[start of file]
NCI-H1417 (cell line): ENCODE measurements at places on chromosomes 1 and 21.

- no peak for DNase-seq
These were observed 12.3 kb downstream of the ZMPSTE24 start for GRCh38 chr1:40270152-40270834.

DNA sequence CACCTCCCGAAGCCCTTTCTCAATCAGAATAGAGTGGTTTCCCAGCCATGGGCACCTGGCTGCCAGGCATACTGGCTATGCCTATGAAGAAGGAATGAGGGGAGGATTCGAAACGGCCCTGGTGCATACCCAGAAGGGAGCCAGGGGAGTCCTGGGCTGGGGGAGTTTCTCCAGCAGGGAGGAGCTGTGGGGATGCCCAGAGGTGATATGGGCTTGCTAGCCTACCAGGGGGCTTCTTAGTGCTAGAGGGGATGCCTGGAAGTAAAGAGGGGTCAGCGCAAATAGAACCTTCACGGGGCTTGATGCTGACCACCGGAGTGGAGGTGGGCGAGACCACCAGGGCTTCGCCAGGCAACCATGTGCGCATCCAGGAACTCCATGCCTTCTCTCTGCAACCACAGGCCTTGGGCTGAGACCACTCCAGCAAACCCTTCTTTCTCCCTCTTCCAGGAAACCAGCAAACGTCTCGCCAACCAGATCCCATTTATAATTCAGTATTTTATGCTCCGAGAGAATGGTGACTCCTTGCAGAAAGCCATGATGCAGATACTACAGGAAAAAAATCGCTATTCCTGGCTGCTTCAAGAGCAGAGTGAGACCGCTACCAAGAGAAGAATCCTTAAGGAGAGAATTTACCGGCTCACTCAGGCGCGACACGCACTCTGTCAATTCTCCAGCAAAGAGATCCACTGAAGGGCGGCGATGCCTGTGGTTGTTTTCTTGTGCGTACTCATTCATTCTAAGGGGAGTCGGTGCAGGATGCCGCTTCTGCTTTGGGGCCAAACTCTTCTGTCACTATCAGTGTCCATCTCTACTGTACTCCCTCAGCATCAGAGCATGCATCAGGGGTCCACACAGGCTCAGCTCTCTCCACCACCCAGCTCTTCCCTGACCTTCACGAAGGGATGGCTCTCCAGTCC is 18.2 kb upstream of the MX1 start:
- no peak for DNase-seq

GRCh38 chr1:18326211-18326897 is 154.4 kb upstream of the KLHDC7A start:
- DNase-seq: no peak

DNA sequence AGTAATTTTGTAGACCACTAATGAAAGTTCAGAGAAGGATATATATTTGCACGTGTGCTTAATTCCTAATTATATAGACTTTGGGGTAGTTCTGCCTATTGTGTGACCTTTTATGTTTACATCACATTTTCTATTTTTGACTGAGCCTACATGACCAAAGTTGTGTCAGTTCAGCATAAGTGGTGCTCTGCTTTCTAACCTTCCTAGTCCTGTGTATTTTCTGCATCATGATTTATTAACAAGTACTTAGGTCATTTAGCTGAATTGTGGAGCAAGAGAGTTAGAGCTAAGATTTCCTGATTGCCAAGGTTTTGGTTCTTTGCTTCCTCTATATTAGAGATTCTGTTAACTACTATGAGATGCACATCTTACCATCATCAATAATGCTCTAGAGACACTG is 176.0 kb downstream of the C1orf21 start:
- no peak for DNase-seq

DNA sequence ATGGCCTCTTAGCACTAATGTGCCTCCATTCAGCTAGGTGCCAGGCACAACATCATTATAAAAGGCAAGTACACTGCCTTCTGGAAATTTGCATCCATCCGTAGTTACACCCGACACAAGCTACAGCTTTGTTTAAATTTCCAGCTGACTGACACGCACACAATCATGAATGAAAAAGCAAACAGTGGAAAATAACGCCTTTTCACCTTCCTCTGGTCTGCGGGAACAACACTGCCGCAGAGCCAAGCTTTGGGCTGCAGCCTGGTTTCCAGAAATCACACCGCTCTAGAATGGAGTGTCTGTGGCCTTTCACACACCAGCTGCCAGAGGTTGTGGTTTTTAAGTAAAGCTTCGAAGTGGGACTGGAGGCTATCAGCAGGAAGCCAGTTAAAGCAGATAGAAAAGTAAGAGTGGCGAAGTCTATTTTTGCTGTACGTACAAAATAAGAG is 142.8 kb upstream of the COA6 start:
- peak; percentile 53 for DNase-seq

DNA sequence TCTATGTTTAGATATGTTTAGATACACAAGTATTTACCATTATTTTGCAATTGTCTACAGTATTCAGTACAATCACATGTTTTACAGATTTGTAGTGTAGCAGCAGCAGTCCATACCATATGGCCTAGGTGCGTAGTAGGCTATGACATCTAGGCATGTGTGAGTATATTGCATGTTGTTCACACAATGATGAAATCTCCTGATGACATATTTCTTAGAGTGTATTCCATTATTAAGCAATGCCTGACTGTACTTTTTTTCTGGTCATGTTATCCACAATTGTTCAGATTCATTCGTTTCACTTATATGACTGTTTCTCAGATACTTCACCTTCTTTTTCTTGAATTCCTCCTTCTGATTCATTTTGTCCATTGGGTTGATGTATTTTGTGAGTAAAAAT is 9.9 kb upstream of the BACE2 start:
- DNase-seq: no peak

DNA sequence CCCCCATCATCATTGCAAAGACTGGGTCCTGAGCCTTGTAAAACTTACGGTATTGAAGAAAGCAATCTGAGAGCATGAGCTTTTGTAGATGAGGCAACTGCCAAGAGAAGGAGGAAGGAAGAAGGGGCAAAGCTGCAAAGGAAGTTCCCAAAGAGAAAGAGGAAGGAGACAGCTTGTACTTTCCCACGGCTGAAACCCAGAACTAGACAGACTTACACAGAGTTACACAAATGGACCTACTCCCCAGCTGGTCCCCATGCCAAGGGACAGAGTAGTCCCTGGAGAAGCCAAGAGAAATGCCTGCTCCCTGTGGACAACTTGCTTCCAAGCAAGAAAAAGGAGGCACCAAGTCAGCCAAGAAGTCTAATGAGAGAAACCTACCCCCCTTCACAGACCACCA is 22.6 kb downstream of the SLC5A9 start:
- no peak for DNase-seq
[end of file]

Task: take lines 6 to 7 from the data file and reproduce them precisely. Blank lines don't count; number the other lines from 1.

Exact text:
GRCh38 chr1:18326211-18326897 is 154.4 kb upstream of the KLHDC7A start:
- DNase-seq: no peak